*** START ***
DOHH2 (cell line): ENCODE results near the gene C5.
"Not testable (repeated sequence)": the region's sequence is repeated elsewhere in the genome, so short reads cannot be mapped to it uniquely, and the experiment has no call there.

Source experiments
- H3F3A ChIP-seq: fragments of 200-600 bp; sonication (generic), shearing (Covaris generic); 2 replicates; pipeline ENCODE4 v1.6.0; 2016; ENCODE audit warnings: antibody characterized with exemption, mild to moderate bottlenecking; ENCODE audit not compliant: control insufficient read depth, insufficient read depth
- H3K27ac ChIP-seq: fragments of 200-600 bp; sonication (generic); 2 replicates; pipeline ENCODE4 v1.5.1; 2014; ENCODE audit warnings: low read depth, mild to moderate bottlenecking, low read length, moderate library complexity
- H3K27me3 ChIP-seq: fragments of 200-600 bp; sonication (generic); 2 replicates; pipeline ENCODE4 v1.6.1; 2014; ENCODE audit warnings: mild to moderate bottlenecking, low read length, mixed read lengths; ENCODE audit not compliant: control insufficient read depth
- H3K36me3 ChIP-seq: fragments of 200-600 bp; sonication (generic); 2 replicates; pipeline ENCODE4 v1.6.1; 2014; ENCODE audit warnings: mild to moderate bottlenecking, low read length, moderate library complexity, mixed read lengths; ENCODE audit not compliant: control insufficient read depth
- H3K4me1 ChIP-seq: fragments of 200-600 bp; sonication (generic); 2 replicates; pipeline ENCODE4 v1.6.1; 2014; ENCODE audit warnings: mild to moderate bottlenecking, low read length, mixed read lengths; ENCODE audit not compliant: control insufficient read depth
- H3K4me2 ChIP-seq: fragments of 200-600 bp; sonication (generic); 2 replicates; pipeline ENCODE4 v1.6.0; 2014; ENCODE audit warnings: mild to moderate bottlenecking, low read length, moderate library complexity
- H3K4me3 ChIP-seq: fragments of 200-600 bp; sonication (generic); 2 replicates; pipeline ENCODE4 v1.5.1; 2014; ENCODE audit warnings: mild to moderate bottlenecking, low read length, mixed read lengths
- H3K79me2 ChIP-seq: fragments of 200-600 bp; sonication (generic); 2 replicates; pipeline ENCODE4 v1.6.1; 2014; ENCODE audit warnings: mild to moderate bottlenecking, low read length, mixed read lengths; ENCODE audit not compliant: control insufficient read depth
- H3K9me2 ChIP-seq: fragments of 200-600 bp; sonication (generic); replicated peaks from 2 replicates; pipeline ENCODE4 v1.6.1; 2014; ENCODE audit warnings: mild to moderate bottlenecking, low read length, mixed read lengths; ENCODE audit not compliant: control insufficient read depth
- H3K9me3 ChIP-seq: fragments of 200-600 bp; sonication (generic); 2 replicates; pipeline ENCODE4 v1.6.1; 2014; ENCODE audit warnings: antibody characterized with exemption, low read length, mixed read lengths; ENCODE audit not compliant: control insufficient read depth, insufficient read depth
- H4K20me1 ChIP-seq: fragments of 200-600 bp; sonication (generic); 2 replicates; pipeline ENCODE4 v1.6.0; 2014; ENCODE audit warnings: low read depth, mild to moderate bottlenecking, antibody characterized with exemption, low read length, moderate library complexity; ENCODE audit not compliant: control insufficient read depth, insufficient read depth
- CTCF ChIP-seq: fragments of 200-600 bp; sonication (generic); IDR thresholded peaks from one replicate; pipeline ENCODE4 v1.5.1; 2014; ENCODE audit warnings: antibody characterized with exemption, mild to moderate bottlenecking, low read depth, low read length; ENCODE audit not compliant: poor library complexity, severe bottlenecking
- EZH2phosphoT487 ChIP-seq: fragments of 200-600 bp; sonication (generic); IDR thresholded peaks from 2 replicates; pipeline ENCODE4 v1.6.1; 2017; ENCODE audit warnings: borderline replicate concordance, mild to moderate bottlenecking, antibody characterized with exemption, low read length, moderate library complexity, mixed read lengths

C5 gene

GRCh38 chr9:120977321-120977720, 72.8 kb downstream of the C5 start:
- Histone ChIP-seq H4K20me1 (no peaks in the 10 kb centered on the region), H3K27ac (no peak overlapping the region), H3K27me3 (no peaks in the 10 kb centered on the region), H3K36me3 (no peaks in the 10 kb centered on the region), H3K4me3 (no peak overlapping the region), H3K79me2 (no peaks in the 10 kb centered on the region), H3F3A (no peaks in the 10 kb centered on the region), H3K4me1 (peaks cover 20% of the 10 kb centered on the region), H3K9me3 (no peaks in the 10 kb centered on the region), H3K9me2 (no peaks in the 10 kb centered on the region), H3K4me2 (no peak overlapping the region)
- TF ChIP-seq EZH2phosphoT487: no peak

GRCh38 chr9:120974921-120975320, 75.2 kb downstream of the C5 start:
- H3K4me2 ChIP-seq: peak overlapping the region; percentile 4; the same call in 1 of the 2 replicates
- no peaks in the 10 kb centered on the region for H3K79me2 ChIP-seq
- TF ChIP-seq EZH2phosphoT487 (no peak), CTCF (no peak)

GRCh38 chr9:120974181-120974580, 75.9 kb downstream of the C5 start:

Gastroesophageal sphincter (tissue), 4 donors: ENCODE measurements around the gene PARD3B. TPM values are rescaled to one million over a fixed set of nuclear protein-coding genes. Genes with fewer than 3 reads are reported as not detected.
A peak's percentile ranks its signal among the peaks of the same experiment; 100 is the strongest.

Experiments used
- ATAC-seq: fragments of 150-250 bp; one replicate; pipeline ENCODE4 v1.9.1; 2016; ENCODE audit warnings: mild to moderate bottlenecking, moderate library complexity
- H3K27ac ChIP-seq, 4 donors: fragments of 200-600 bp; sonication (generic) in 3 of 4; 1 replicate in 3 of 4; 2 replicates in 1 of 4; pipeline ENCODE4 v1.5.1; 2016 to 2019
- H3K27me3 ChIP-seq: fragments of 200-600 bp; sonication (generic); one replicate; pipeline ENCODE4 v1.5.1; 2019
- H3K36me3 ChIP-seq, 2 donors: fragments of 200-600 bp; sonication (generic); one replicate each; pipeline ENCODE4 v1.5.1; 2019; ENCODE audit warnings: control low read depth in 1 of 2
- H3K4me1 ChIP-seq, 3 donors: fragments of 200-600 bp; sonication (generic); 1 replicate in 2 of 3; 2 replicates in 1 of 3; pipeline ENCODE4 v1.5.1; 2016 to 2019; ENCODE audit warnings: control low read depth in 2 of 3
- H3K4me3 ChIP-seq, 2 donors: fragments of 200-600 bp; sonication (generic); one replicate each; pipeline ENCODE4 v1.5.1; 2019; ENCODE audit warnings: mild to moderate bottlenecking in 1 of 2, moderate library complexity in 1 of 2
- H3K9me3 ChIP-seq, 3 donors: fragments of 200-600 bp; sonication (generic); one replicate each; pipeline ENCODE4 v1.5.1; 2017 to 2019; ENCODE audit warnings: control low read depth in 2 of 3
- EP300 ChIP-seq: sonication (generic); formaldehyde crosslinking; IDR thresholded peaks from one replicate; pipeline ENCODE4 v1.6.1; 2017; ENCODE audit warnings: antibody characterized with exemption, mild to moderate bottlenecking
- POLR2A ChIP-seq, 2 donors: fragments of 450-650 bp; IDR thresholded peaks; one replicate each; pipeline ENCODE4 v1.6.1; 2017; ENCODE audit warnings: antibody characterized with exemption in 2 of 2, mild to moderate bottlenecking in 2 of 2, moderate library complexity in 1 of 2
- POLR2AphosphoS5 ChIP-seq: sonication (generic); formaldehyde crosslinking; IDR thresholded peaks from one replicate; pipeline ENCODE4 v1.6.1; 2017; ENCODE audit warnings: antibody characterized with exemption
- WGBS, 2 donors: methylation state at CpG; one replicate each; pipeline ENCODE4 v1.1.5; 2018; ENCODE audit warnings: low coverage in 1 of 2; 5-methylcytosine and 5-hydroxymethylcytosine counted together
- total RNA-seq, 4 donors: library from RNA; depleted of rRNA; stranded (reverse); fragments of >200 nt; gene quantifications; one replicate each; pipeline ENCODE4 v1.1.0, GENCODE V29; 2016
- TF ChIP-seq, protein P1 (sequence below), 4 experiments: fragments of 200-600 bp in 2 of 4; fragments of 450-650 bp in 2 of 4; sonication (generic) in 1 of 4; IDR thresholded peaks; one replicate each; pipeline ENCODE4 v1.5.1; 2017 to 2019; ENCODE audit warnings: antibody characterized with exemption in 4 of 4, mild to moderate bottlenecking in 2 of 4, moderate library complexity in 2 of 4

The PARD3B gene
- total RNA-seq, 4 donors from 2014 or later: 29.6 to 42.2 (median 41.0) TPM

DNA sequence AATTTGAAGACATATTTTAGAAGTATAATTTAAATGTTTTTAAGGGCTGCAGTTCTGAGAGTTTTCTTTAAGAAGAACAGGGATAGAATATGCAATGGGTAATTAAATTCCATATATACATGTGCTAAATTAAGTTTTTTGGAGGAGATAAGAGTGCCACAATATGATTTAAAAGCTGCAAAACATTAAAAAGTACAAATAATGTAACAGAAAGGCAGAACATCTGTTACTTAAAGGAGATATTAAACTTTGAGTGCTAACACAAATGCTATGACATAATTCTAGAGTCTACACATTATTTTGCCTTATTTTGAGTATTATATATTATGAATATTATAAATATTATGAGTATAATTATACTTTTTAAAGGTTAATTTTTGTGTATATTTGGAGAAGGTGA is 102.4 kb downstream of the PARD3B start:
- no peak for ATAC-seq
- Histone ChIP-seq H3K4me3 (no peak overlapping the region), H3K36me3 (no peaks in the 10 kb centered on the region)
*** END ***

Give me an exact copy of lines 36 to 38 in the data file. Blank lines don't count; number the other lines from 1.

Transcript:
- EP300 ChIP-seq: sonication (generic); formaldehyde crosslinking; IDR thresholded peaks from one replicate; pipeline ENCODE4 v1.6.1; 2017; ENCODE audit warnings: antibody characterized with exemption, mild to moderate bottlenecking
- POLR2A ChIP-seq, 2 donors: fragments of 450-650 bp; IDR thresholded peaks; one replicate each; pipeline ENCODE4 v1.6.1; 2017; ENCODE audit warnings: antibody characterized with exemption in 2 of 2, mild to moderate bottlenecking in 2 of 2, moderate library complexity in 1 of 2
- POLR2AphosphoS5 ChIP-seq: sonication (generic); formaldehyde crosslinking; IDR thresholded peaks from one replicate; pipeline ENCODE4 v1.6.1; 2017; ENCODE audit warnings: antibody characterized with exemption